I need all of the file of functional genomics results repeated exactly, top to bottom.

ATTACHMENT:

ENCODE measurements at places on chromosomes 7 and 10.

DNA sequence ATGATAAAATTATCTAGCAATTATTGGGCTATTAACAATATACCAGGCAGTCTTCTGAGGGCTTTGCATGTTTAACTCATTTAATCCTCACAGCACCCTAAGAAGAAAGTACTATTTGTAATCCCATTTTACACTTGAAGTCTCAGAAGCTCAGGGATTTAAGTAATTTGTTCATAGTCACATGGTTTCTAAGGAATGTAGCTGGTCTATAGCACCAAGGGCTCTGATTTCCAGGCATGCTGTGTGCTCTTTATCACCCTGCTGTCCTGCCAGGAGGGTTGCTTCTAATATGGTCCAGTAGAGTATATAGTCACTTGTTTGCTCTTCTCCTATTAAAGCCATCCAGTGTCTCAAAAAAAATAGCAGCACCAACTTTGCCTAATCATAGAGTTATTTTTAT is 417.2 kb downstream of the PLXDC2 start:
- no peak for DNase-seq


ENCODE measurements at places on chromosomes 7 and 10.

DNA sequence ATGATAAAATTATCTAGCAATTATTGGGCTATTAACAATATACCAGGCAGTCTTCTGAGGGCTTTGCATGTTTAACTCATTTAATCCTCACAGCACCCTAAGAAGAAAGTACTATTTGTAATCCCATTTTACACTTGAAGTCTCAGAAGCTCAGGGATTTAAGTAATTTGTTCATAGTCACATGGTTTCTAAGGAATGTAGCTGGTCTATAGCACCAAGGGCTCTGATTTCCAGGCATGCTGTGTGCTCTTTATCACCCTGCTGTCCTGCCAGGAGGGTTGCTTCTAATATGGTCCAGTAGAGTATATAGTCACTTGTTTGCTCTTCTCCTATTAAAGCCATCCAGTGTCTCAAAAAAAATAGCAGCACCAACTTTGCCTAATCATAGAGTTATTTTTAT is 417.2 kb downstream of the PLXDC2 start:
- no peak for DNase-seq